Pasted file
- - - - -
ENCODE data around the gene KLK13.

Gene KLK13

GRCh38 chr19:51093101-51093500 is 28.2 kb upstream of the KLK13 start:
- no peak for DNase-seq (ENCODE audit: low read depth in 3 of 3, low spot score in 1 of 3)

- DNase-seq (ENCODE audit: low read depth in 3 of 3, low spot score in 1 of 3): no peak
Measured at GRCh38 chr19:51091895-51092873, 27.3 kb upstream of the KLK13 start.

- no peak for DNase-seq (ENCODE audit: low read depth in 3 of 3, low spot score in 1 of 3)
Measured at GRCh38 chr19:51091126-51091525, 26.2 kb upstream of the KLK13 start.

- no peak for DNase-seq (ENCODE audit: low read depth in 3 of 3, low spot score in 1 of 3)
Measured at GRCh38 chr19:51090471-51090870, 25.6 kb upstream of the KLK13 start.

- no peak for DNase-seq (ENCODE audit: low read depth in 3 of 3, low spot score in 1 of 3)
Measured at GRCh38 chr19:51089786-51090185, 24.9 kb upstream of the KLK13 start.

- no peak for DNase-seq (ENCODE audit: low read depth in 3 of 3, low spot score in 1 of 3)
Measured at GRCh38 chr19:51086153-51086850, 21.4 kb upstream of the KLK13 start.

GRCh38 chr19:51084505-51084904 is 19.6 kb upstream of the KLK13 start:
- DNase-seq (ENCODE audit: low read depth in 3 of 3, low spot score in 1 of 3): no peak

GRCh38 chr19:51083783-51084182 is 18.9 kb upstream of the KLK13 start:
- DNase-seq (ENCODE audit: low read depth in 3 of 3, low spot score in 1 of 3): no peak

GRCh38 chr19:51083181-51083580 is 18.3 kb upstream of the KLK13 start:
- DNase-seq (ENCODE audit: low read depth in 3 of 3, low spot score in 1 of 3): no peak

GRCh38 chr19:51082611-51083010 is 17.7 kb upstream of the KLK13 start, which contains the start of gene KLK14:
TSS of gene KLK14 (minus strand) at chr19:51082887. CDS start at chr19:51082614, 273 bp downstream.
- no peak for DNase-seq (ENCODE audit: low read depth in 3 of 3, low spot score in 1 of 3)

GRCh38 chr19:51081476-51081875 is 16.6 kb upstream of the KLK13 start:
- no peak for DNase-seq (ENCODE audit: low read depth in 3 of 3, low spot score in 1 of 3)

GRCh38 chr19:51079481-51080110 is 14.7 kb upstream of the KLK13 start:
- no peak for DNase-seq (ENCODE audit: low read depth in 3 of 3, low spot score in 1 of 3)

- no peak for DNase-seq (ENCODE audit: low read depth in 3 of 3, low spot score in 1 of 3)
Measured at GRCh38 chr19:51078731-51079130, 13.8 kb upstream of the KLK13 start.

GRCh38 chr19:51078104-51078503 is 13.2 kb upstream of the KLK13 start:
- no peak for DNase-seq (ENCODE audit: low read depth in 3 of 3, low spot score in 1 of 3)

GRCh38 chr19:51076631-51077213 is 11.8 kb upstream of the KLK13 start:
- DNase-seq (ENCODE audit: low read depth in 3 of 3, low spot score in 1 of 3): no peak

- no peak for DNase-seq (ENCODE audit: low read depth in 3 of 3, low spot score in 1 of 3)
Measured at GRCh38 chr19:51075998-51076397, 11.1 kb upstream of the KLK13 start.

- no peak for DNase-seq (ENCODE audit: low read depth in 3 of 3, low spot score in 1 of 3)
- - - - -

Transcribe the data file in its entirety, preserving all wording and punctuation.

ENCODE data around the gene KLK13.

Gene KLK13

GRCh38 chr19:51093101-51093500 is 28.2 kb upstream of the KLK13 start:
- no peak for DNase-seq (ENCODE audit: low read depth in 3 of 3, low spot score in 1 of 3)

- DNase-seq (ENCODE audit: low read depth in 3 of 3, low spot score in 1 of 3): no peak
Measured at GRCh38 chr19:51091895-51092873, 27.3 kb upstream of the KLK13 start.

- no peak for DNase-seq (ENCODE audit: low read depth in 3 of 3, low spot score in 1 of 3)
Measured at GRCh38 chr19:51091126-51091525, 26.2 kb upstream of the KLK13 start.

- no peak for DNase-seq (ENCODE audit: low read depth in 3 of 3, low spot score in 1 of 3)
Measured at GRCh38 chr19:51090471-51090870, 25.6 kb upstream of the KLK13 start.

- no peak for DNase-seq (ENCODE audit: low read depth in 3 of 3, low spot score in 1 of 3)
Measured at GRCh38 chr19:51089786-51090185, 24.9 kb upstream of the KLK13 start.

- no peak for DNase-seq (ENCODE audit: low read depth in 3 of 3, low spot score in 1 of 3)
Measured at GRCh38 chr19:51086153-51086850, 21.4 kb upstream of the KLK13 start.

GRCh38 chr19:51084505-51084904 is 19.6 kb upstream of the KLK13 start:
- DNase-seq (ENCODE audit: low read depth in 3 of 3, low spot score in 1 of 3): no peak

GRCh38 chr19:51083783-51084182 is 18.9 kb upstream of the KLK13 start:
- DNase-seq (ENCODE audit: low read depth in 3 of 3, low spot score in 1 of 3): no peak

GRCh38 chr19:51083181-51083580 is 18.3 kb upstream of the KLK13 start:
- DNase-seq (ENCODE audit: low read depth in 3 of 3, low spot score in 1 of 3): no peak

GRCh38 chr19:51082611-51083010 is 17.7 kb upstream of the KLK13 start, which contains the start of gene KLK14:
TSS of gene KLK14 (minus strand) at chr19:51082887. CDS start at chr19:51082614, 273 bp downstream.
- no peak for DNase-seq (ENCODE audit: low read depth in 3 of 3, low spot score in 1 of 3)

GRCh38 chr19:51081476-51081875 is 16.6 kb upstream of the KLK13 start:
- no peak for DNase-seq (ENCODE audit: low read depth in 3 of 3, low spot score in 1 of 3)

GRCh38 chr19:51079481-51080110 is 14.7 kb upstream of the KLK13 start:
- no peak for DNase-seq (ENCODE audit: low read depth in 3 of 3, low spot score in 1 of 3)

- no peak for DNase-seq (ENCODE audit: low read depth in 3 of 3, low spot score in 1 of 3)
Measured at GRCh38 chr19:51078731-51079130, 13.8 kb upstream of the KLK13 start.

GRCh38 chr19:51078104-51078503 is 13.2 kb upstream of the KLK13 start:
- no peak for DNase-seq (ENCODE audit: low read depth in 3 of 3, low spot score in 1 of 3)

GRCh38 chr19:51076631-51077213 is 11.8 kb upstream of the KLK13 start:
- DNase-seq (ENCODE audit: low read depth in 3 of 3, low spot score in 1 of 3): no peak

- no peak for DNase-seq (ENCODE audit: low read depth in 3 of 3, low spot score in 1 of 3)
Measured at GRCh38 chr19:51075998-51076397, 11.1 kb upstream of the KLK13 start.

- no peak for DNase-seq (ENCODE audit: low read depth in 3 of 3, low spot score in 1 of 3)